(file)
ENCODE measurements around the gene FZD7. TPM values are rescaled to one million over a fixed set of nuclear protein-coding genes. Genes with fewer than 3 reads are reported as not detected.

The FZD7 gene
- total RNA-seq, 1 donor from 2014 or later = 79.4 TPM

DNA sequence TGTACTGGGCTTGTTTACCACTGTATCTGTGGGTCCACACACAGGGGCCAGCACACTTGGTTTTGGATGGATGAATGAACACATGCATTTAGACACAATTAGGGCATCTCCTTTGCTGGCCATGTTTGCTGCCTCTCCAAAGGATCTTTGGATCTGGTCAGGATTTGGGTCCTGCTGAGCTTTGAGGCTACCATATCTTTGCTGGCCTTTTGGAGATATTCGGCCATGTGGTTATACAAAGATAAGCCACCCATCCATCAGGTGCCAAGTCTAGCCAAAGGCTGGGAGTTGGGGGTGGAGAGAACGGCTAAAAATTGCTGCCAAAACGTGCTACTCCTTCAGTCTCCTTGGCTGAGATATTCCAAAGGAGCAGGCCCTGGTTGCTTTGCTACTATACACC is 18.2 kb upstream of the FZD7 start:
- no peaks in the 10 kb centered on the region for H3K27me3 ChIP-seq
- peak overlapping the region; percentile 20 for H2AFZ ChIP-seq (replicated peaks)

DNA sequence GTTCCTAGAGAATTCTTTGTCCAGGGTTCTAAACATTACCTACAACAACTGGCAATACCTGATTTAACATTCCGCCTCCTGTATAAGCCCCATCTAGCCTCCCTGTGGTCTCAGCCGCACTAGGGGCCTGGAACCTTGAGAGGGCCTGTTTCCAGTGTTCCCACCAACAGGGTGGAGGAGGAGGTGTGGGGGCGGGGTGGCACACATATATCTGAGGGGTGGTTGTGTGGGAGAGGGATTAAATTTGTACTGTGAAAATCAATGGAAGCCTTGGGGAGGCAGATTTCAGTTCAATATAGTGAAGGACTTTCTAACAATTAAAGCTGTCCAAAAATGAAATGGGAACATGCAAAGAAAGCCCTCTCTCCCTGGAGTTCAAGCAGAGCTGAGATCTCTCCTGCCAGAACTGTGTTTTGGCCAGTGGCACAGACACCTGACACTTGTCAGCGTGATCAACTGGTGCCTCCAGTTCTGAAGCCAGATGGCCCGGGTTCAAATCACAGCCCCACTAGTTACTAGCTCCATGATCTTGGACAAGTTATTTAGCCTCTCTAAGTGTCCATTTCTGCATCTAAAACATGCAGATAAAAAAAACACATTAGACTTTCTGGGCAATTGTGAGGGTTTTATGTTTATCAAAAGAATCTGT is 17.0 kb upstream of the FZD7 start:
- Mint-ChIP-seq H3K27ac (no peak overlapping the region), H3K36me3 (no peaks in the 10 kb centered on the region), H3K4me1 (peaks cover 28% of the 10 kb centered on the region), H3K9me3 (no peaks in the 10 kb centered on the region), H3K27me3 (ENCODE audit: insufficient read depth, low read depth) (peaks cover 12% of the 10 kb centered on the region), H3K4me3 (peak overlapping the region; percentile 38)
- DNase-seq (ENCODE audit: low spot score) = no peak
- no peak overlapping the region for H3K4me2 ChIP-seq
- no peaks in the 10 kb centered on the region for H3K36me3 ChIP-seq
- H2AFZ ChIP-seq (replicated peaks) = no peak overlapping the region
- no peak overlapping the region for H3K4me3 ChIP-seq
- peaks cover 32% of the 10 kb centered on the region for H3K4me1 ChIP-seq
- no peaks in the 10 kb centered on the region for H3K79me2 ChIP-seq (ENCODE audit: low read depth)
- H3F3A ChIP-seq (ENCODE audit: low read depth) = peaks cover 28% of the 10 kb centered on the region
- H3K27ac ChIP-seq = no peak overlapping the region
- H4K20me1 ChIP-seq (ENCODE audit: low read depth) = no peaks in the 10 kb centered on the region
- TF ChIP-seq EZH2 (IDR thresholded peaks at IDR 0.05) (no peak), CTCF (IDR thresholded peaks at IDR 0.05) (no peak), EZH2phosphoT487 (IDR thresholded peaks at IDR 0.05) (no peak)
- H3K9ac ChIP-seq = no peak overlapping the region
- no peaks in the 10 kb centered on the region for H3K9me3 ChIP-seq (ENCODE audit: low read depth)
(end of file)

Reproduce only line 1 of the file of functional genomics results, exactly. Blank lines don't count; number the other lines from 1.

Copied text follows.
ENCODE measurements around the gene FZD7. TPM values are rescaled to one million over a fixed set of nuclear protein-coding genes. Genes with fewer than 3 reads are reported as not detected.